Saudi-Emirati tensions reveal an uncertain future for OPEC
The proposed extension of oil production cuts through 2022 has escalated tensions between major producers Saudi Arabia and the UAE.
The UAE has demanded that its production quota be increased, scuppering plans from OPEC+ (the 13 OPEC members and 10 of the world's major non-OPEC oil-exporting states) to gradually increase oil output until the end of 2022. The Emirati delegation has contended that extending the current output cut would be "unfair to the UAE".
OPEC+'s meeting on 5 July was cancelled and has yet to be rescheduled, demonstrating how serious the tensions could be, although Russia is said to be attempting mediation.
"This latest spat raises serious questions about the viability of OPEC+"
Interestingly, the Saudi-Emirati Coordination Council established in 2016, the GCC, and OPEC+ have thus far not endeavoured to settle the difference between OPEC's largest producer Saudi Arabia and the UAE, begging the question of their ability to mediate in times of regional tension.
Indeed, the GCC, despite housing a conflict resolution arm, has proven itself ineffective in settling differences among members in the past, and differences among members of OPEC have, over the past two years, played out quite publicly, with major implications for oil markets.
This latest spat, aside from publicly airing tensions that have arguably been simmering over the last few years between Saudi Arabia and the UAE, raises serious questions about the viability of OPEC+, especially considering how last year's row between Russia and Saudi Arabia affected oil markets.
Last March, at the start of the Covid-19 pandemic, after Russia baulked at cutting production, Saudi Arabia tried to pressure the Kremlin by offering crude oil at lower prices than other members of OPEC+.
When this failed to change Russian behaviour, the Saudis announced an increase in production, spurring a supply shock that affected all oil-producing countries. Oil prices collapsed as demand crashed due to the pandemic, leading oil prices to be negative in late April 2020. Saudi Arabia had hoped that its actions would spur Russia to negotiate, but instead, it wreaked havoc on oil markets, with Saudi Arabia and Russia agreeing to production cuts in April and to their extension again in July.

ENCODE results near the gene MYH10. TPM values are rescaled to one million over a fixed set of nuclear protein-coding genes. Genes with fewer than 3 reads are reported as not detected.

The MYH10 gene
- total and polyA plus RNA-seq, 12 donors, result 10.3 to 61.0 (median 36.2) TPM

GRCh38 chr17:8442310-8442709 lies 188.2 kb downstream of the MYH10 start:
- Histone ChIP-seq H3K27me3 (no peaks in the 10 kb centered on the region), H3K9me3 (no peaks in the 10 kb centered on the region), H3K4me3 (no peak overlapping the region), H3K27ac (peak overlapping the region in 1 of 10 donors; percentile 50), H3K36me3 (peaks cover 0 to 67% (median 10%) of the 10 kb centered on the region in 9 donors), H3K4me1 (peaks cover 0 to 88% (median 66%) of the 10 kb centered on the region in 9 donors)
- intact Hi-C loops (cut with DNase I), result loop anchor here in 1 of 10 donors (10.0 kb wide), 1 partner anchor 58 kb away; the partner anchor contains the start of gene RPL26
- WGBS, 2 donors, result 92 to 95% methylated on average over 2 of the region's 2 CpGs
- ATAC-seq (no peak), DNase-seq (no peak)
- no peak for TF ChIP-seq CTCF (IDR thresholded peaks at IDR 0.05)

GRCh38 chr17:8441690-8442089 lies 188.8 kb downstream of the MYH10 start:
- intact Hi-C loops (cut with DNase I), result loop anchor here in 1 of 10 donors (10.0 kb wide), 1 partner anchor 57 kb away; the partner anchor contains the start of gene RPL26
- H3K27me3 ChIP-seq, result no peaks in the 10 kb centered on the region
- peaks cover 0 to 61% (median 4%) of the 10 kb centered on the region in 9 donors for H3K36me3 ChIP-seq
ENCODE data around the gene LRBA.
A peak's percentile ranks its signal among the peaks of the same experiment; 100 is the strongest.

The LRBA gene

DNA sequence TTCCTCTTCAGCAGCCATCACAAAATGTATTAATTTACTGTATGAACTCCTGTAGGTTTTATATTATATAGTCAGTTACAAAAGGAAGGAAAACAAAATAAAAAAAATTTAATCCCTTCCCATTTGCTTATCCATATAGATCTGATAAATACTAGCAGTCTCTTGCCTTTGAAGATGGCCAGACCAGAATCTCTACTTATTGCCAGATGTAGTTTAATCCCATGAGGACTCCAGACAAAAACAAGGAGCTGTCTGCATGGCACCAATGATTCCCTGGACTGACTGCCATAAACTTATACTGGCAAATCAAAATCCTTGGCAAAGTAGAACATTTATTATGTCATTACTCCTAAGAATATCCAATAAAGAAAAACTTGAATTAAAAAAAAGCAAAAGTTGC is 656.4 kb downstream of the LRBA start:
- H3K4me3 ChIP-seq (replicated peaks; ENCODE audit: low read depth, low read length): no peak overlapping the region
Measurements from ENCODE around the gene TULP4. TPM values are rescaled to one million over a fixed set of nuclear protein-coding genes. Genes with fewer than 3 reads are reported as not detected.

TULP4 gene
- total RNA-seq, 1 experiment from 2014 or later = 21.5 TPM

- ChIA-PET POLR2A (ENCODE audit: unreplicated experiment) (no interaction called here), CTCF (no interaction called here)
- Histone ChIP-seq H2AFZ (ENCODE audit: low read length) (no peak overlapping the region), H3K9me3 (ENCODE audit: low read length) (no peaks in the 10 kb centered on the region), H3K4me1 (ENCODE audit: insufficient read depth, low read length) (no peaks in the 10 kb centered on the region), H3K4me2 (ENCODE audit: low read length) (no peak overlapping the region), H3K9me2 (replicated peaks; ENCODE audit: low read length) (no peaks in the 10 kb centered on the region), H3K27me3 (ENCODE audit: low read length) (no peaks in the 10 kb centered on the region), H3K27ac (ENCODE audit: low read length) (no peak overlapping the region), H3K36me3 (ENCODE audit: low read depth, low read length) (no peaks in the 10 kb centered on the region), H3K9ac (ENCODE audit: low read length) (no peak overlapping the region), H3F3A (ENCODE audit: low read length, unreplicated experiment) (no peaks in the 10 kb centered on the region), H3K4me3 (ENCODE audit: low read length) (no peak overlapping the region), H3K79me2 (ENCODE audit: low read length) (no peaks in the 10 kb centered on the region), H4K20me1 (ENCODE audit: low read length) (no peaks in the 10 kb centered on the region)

Ironically, the founding goals of OPEC when it was established in 1960 included "eliminating harmful and unnecessary fluctuations" in oil prices, in addition to "safeguarding the interests of Member Countries individually and collectively".
The tensions over the past year and a half indicate the way in which the best interests of individual countries are increasingly coming to the fore and threatening the stability of oil prices, demonstrating the potential for a single state within the cartel to influence the entire global energy market.
Of course, one major issue with all international organisations is the tradeoff between sovereignty and the security that comes from being part of a bloc with common interests. Saudi Arabia's decision to continue to sell cheap crude last year demonstrated its ability, as the largest producer in OPEC+, to single-handedly alter the market in a way that no other country could.
The UAE this year, however, is projecting its own power, challenging Saudi hegemony over the cartel and pursuing national interests above shared regional goals. So long as the preservation of national interests is prioritised above the interests of the broader market, it is unclear how OPEC+ can advance its foundational goals.
In such a situation, what role does OPEC+ play in regulating markets or in securing the common interests of its member states?
What happens when an international organisation falls prey to national interests?
And how can an international organisation be effective when national interests and regional rivalries come to the fore?
All of these questions will likely be answered in the coming weeks, with a prospective resolution of the Emirati-Saudi rift, but also will need to be readdressed in light of the approaching post-oil future that the OPEC+ states need to prepare for.
Dr Courtney Freer is a research fellow at LSE Middle East Centre.
Follow her on Twitter: @CourtneyFreer
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Opinions expressed in this article remain those of the author and do not necessarily represent those of The New Arab, its editorial board or staff.